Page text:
Tschokwe, Cihongo Mask

Tschokwe, Cihongo Mask

presumed early XXth
Height: 34 cm (mask and its crown, without the neck), width (of the headdress): 39 cm
Tribal Art
Inventory number
sur demande / on request

This mask is called Cihongo, it is the male counterpart of the female Pwo mask.

They are both very close in style.

The forehead, open and rounded, is marked with a stylized Saint Andrew's cross, the ears are adorned with curls, the half-closed eyes are marked with tears, the mouth with blunt teeth is highlighted. Very nice caramel patina, with remains of red pigments.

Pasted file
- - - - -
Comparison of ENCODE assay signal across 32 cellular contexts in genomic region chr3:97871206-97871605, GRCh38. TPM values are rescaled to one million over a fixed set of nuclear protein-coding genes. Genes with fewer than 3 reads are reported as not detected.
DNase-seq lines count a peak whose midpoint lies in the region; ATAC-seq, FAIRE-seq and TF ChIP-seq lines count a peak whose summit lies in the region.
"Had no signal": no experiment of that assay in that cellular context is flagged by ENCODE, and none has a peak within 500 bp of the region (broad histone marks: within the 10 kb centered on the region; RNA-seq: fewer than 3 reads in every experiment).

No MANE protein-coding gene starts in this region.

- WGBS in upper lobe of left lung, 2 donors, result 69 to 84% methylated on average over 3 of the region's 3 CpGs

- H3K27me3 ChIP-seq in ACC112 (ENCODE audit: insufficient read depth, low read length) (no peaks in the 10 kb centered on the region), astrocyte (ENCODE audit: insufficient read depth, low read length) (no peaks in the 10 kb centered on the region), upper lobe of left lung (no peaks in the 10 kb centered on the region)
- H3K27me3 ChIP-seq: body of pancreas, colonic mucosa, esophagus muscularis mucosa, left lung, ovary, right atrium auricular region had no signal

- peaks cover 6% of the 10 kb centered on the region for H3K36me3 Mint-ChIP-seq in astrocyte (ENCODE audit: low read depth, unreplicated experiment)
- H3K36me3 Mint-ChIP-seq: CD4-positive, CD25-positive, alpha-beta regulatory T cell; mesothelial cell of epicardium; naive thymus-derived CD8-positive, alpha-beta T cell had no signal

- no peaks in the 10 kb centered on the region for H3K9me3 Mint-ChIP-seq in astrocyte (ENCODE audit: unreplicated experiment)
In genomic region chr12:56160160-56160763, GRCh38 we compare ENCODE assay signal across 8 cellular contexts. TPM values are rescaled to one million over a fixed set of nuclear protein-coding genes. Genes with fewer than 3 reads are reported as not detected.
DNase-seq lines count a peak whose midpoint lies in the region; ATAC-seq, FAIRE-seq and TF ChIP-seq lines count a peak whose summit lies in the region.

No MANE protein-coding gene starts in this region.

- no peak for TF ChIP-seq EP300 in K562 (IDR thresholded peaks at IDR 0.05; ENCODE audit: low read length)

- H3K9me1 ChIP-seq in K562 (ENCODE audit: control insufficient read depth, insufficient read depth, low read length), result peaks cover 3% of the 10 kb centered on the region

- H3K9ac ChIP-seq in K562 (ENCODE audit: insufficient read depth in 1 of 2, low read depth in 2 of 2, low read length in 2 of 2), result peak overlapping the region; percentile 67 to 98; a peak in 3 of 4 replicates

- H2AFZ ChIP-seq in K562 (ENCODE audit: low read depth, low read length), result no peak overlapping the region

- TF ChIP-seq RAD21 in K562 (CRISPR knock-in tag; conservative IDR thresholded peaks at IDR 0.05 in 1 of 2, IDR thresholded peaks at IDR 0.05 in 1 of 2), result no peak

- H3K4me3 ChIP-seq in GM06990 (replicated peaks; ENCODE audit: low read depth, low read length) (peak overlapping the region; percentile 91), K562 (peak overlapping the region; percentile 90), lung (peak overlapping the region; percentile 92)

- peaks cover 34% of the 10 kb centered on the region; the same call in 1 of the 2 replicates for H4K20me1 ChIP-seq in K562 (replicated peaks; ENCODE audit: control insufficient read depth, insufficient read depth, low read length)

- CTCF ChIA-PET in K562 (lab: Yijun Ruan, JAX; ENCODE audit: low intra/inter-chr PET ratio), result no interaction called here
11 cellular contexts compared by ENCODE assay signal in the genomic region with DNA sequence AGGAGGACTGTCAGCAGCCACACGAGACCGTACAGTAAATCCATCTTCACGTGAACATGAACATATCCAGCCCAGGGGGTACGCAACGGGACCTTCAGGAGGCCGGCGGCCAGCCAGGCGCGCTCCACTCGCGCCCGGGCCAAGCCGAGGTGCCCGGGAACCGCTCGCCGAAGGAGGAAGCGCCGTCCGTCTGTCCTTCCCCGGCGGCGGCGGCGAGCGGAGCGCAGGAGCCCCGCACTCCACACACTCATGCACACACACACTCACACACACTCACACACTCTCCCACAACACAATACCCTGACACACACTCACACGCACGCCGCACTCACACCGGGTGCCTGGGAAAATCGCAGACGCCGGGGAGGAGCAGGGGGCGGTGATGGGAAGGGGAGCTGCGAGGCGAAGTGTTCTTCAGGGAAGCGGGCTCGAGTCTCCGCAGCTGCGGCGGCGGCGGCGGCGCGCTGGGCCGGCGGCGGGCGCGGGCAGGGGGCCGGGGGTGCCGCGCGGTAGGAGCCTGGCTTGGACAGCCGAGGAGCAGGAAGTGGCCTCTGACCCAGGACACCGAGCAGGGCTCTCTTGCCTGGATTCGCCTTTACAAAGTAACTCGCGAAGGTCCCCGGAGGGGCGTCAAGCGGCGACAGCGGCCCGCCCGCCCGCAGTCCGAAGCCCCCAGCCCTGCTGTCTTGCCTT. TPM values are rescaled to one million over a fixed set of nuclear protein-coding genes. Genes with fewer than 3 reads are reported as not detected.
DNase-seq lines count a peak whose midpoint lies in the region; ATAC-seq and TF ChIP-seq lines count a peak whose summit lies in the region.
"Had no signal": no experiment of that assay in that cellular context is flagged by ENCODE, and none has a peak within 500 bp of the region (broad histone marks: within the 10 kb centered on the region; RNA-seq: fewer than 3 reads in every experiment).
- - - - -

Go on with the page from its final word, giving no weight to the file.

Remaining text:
Only the chief or the son of the chief could wear the Cihongo, a representation of a male spirit evoking wealth, strength and power. It was the spirit of a notable who was supposed to bring prosperity to the village but also to render justice.

As with all tribal art masks, it was a component of a more complete outfit (the operator had to disappear behind the figure of the spirit he embodied). According to Manuel Jordan in "Masks in Congo pages 190 & 191", Cihongo masks are the representation of a primordial male ancestor. They are decorated with a large fan-shaped crown made of feathers.

The dancer wore rattles to give rhythm to his dance.

The costume was composed of a knitted raffia suit with long sleeves and tights, a fiber skirt, worn over it, also gave rhythm to his movements.

Like the Pwo mask, he performed dance tours and collected many donations from villagers who wished to be graced by him.


Origin : 

  • French private collection